Not only the book lacks significant new information, it leaves out too much information that is critical in appreciating the complex phenomenon that was Subhas. Additionally, the process of Subhas's political and philosophical evolution, contextualised in the local and global realities of the day, is barely discernible.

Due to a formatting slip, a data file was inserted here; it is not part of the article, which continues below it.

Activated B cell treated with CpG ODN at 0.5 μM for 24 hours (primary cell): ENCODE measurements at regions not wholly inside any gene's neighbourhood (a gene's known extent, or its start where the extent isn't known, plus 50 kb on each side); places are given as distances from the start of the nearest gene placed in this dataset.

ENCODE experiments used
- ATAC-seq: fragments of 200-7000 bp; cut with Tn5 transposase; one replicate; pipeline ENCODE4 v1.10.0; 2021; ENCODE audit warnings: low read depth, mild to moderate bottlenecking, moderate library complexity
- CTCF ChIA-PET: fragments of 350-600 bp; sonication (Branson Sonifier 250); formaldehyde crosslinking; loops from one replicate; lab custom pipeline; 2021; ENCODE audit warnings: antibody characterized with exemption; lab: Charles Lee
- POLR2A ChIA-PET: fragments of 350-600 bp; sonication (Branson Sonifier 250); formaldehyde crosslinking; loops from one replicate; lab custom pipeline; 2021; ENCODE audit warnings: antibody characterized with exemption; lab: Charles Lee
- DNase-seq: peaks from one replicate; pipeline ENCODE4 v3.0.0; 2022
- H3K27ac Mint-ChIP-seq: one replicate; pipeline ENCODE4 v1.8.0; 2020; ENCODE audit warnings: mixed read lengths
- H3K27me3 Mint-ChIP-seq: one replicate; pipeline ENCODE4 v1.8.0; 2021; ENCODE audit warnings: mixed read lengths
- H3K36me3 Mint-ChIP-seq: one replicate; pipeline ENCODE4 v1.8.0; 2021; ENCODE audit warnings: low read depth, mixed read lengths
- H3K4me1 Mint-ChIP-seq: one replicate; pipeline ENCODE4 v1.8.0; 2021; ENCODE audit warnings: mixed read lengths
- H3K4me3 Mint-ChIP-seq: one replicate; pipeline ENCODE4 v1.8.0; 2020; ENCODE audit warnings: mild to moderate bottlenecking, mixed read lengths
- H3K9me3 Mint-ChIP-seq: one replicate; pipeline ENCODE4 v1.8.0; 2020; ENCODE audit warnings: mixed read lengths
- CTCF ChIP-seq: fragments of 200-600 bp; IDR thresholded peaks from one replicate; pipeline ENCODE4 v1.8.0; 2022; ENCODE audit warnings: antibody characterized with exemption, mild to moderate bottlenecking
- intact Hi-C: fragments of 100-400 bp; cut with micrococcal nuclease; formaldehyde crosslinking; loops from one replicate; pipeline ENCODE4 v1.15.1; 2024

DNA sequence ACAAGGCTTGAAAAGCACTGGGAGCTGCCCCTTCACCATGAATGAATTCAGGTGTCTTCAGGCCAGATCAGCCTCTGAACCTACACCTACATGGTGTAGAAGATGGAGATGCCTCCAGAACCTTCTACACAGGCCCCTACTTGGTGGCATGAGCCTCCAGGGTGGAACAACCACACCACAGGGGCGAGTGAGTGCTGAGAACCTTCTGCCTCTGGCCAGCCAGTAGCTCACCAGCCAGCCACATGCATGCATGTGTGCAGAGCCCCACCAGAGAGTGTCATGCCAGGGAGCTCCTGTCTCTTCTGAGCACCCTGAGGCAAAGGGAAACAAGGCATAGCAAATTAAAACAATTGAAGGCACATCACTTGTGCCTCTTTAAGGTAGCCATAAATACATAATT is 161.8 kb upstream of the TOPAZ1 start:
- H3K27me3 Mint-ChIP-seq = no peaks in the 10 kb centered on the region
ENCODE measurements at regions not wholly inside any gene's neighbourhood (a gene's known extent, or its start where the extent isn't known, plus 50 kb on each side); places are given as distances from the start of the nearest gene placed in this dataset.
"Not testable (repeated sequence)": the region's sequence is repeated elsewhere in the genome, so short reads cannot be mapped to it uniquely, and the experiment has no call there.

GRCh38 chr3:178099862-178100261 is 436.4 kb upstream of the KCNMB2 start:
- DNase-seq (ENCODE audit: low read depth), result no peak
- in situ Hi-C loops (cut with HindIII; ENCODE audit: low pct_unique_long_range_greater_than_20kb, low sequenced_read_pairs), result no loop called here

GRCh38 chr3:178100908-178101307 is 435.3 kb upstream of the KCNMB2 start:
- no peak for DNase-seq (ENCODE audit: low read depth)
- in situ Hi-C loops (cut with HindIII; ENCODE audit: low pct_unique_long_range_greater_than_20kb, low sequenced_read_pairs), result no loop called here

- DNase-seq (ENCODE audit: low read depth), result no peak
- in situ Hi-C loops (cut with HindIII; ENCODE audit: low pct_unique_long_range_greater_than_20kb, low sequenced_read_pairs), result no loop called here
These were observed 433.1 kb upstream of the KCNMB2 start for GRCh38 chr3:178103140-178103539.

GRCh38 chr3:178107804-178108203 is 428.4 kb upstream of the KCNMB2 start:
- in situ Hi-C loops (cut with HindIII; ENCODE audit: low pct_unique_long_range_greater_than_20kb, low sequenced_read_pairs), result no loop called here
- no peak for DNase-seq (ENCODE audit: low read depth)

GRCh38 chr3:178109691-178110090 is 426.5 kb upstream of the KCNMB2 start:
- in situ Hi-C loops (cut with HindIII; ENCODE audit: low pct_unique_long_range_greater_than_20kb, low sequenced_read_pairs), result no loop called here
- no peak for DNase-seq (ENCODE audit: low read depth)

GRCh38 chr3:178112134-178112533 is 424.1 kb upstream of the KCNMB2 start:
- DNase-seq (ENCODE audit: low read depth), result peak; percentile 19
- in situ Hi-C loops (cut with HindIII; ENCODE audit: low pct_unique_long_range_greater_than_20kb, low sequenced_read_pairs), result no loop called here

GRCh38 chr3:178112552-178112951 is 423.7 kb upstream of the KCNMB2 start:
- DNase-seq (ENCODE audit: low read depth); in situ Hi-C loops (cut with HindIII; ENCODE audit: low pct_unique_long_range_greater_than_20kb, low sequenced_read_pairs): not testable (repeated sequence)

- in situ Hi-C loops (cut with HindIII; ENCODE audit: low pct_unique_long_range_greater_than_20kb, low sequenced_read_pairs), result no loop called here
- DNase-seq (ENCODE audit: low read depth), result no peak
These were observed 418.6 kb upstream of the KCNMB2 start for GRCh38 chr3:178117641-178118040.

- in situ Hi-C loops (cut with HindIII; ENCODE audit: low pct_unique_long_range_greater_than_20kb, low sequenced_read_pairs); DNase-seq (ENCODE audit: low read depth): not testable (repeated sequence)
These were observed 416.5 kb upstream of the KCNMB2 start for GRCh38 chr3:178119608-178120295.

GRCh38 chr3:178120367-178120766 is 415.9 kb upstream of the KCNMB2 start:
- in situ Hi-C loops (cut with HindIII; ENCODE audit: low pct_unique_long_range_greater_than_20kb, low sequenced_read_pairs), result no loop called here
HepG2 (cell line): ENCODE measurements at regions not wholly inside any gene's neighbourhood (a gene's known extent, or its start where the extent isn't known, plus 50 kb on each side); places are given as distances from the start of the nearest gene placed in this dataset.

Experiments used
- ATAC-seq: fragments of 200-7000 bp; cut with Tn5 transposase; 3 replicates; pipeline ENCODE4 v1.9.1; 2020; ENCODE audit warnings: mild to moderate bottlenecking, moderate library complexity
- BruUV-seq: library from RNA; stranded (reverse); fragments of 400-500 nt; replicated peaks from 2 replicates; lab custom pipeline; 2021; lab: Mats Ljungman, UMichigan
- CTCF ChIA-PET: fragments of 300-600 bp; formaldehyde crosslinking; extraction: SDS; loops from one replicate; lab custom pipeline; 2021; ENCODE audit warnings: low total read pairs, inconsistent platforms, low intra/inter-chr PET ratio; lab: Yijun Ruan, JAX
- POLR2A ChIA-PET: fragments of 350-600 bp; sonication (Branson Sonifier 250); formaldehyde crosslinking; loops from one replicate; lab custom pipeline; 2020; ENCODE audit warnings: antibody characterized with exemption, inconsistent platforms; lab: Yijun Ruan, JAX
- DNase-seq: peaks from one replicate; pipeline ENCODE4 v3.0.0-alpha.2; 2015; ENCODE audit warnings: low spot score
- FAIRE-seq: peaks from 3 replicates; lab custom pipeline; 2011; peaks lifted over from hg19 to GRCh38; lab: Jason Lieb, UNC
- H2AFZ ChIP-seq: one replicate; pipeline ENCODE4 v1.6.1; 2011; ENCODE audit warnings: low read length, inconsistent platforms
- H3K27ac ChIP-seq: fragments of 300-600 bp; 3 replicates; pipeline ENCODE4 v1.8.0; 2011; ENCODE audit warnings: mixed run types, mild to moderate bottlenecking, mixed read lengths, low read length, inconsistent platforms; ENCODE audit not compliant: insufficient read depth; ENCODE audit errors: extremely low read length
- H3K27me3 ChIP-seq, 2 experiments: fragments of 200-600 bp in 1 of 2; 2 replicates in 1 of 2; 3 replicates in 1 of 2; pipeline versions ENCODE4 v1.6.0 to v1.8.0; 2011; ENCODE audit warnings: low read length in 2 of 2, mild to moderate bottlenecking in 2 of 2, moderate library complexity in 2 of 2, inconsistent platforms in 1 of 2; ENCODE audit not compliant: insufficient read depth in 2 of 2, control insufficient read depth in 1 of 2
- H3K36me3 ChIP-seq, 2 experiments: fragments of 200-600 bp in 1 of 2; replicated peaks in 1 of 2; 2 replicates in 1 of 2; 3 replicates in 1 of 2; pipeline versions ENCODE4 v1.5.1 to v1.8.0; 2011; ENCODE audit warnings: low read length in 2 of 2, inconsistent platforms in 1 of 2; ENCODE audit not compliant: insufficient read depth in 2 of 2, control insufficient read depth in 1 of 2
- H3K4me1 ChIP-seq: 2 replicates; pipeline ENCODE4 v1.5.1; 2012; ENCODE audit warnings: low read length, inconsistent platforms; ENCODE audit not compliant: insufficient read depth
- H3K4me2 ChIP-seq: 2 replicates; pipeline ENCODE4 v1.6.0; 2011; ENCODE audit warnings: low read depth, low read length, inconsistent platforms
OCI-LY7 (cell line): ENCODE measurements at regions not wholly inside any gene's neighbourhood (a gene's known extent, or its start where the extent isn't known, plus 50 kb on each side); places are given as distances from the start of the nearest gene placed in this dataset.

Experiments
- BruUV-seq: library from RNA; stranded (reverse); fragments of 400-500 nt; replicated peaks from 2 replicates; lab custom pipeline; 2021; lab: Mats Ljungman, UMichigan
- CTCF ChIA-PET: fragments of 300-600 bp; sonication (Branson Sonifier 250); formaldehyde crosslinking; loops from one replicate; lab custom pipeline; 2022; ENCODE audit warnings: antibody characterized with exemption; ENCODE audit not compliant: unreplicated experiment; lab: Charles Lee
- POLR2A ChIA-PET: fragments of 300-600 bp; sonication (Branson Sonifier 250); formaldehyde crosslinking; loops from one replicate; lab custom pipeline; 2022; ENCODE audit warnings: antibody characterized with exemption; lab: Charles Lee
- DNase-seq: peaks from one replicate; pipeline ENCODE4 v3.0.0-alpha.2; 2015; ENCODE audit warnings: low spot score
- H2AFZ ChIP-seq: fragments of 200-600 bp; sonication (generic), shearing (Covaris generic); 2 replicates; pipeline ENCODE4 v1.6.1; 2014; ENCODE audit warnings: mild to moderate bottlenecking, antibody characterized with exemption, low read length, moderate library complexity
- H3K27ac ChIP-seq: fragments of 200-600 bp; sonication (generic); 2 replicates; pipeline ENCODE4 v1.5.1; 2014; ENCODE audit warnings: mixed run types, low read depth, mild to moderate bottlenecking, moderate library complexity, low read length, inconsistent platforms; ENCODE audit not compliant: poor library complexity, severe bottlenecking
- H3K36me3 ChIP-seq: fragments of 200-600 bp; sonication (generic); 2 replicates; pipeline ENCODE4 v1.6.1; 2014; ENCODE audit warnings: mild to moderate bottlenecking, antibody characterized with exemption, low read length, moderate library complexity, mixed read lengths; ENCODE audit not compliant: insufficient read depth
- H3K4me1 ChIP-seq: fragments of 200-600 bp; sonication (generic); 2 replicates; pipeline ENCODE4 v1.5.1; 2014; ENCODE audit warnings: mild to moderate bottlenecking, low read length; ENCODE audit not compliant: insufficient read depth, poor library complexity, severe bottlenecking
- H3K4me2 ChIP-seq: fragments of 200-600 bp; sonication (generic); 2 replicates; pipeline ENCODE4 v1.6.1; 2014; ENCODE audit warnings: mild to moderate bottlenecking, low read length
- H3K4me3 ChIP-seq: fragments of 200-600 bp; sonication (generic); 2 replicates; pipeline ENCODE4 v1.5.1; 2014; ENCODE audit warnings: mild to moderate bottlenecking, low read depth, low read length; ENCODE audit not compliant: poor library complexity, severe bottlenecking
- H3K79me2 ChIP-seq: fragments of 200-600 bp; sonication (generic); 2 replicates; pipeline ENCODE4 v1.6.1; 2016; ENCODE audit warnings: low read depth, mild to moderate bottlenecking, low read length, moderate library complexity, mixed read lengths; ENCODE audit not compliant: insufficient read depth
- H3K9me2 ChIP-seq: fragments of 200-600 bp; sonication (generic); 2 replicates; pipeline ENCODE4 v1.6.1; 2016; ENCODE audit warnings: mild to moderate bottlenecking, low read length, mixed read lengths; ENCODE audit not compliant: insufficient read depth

The astounding range of omissions will certainly perplex the reader. These include as basic information regarding his interaction with student groups while studying in Calcutta, many of whom were associated with revolutionary groups, and would rise to leadership positions in Bengal politics in later life; what happened to his studies in Cambridge after Subhas resigned from the ICS; the dynamics of Bengal politics and Subhas's relationship with other key figures when he joined politics; the mind-boggling range of issues that kept Subhas pre-occupied in the Mandalay jail - from the minute details of administration of Calcutta Corporation to delving to the depth of religion and philosophy, combined with a keen sense of humour; that Subhas was a member of the Bengal Legislative Council; the Poona Pact and the incidence of firing on prisoners at the Hijli detention centre; Subhas's subsequent resignation as the president of the BPCC and as an alderman of the Calcutta Corporation. Also missing are the initiatives that Subhas thereafter took to reconcile the differences between the different factions in Bengal Congress; nature of his relationship with the revolutionary groups such as Anushilan, Jugantar and Sri Sangha; how Subhas tried to maintain balance the complex dynamics between the leftist groups (the Congress Socialist Party, the communists and the followers of MN Roy) and the Gandhian High Command during his years of presidentship; the internal conflicts within the first INA.